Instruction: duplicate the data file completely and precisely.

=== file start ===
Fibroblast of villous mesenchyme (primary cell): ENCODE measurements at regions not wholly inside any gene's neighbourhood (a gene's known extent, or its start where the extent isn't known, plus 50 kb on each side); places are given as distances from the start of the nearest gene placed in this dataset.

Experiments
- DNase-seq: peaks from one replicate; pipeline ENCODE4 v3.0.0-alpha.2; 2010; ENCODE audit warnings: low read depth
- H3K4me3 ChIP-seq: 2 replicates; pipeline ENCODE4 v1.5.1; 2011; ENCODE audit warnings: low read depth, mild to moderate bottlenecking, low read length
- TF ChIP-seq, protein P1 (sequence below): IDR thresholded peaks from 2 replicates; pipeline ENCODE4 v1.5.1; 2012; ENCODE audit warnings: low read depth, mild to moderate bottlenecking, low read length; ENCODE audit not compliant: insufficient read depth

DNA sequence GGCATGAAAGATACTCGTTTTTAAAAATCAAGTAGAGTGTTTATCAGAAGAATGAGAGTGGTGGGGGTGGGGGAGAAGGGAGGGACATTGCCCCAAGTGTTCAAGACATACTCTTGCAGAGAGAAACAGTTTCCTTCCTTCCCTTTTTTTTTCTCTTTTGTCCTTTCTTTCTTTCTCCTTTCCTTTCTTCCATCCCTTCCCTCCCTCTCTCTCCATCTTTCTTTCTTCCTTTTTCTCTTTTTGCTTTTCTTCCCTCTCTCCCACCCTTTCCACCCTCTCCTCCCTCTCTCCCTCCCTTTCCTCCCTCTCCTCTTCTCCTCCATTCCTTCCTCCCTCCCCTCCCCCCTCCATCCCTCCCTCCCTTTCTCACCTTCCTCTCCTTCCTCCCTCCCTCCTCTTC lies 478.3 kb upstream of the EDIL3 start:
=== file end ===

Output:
Fibroblast of villous mesenchyme (primary cell): ENCODE measurements at regions not wholly inside any gene's neighbourhood (a gene's known extent, or its start where the extent isn't known, plus 50 kb on each side); places are given as distances from the start of the nearest gene placed in this dataset.

Experiments
- DNase-seq: peaks from one replicate; pipeline ENCODE4 v3.0.0-alpha.2; 2010; ENCODE audit warnings: low read depth
- H3K4me3 ChIP-seq: 2 replicates; pipeline ENCODE4 v1.5.1; 2011; ENCODE audit warnings: low read depth, mild to moderate bottlenecking, low read length
- TF ChIP-seq, protein P1 (sequence below): IDR thresholded peaks from 2 replicates; pipeline ENCODE4 v1.5.1; 2012; ENCODE audit warnings: low read depth, mild to moderate bottlenecking, low read length; ENCODE audit not compliant: insufficient read depth

DNA sequence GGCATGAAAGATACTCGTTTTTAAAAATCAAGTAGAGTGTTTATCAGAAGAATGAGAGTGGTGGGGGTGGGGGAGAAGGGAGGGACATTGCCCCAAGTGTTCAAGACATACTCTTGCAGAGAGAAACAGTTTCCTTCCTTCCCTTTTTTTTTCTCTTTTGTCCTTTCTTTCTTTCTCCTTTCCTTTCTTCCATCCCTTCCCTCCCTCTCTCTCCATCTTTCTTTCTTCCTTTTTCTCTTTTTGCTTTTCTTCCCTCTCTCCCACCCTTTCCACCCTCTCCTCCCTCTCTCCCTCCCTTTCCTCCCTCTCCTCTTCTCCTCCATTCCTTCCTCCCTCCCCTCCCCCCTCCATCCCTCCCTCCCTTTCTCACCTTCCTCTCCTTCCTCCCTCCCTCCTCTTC lies 478.3 kb upstream of the EDIL3 start: